The development sets up a possible clash between her former co-workers and other law enforcement officers who carry out evictions.
A Thursday bankruptcy court hearing involving retired Atlanta police Detective Jaqueline Barber’s home in Fayetteville did not go her way, said Tim Franzen, a leader of Occupy Our Homes ATL. A judge effectively lifted a stay, meaning the eviction could happen any day, he said.
Franzen said more than 30 people were camped out in the yard on Friday, and several of the officers who worked with Barber on the Atlanta force joined the effort.
“We’re launching a full-scale occupation,” Franzen said late Friday morning.
Barber’s former partner, retired Atlanta police investigator Donald Hannah, was among those who showed up Friday to lend their support.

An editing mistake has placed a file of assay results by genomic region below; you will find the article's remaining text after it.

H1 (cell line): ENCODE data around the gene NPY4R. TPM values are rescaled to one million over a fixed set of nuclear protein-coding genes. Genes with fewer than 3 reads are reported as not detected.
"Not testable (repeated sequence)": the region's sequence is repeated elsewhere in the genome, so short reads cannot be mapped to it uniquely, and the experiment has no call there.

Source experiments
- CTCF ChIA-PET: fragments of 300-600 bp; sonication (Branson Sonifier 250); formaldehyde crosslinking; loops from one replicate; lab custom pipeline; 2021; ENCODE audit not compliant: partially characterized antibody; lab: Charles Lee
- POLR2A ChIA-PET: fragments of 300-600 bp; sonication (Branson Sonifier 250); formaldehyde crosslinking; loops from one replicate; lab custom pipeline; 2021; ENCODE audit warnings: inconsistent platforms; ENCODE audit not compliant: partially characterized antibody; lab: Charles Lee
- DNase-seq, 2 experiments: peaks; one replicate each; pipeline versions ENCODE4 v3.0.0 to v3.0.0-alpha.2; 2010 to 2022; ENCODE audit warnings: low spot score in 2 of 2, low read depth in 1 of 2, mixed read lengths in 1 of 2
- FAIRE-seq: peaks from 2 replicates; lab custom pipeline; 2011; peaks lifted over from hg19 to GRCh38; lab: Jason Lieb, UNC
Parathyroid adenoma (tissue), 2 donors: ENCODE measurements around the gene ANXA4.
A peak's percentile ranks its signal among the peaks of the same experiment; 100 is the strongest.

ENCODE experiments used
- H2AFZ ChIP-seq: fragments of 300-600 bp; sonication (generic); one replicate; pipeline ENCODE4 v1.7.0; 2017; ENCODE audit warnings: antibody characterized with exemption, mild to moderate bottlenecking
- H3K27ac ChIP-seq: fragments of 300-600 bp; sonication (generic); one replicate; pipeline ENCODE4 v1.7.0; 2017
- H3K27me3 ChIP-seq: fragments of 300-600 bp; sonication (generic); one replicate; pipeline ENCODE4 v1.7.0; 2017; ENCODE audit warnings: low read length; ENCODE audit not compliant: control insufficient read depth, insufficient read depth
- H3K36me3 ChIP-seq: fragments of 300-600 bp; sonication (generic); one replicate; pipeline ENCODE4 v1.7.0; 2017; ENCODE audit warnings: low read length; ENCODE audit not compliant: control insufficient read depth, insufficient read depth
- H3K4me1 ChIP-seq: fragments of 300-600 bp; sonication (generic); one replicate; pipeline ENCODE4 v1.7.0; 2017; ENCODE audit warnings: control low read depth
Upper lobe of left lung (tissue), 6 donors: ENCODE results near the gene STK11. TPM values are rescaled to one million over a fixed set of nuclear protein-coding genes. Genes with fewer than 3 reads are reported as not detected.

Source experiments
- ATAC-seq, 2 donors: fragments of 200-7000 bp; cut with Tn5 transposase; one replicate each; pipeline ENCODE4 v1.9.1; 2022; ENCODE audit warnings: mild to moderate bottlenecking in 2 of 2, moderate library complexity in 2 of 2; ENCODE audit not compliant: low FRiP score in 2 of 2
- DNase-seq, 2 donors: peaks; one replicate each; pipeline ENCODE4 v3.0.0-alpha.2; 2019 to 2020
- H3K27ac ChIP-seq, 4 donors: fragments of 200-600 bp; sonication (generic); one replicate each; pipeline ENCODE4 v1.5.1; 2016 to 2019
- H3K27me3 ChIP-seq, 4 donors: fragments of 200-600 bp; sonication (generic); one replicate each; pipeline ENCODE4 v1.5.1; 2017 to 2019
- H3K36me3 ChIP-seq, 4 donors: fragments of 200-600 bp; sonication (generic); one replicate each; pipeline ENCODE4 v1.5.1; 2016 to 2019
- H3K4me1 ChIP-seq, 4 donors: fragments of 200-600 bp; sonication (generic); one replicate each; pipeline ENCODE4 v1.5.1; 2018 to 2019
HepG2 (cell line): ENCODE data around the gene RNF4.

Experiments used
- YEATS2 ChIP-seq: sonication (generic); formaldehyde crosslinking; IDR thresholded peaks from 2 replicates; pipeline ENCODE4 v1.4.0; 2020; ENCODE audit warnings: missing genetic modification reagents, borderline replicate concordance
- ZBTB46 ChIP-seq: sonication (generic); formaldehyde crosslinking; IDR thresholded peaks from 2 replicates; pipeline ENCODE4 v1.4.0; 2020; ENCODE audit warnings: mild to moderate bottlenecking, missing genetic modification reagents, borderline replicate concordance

Hannah said he was taken aback when Barber called and told him of the situation, and he wondered how someone who served in the police department as long as she did could be forced from her home.
“Her character, her demeanor was above reproach,” he recalled of their time on the force. “She would always give you a good morning, a great smile and a big hug.”
Several financial institutions are involved in the foreclosure. A U.S. Bank spokeswoman referred questions to GMAC ResCap, where a representative didn’t immediately return phone calls on Friday.
Barber, 62, spent part of her 20-year career “kicking in doors” as a member of a fugitive task force and also worked undercover in a narcotics unit, she said in an interview this week. She was later assigned to Atlanta’s airport, the world’s busiest, before she was struck by a car and retired because of the injury in 2001.
She was later diagnosed with multiple myeloma, a form of blood cell cancer.
She’s now raising four grandchildren who range in age from 2 to 10, she said. If she’s evicted, she expects that she will be homeless.
Occupy Our Homes ATL, which is focused on the mortgage crisis, is an outgrowth of Occupy Atlanta.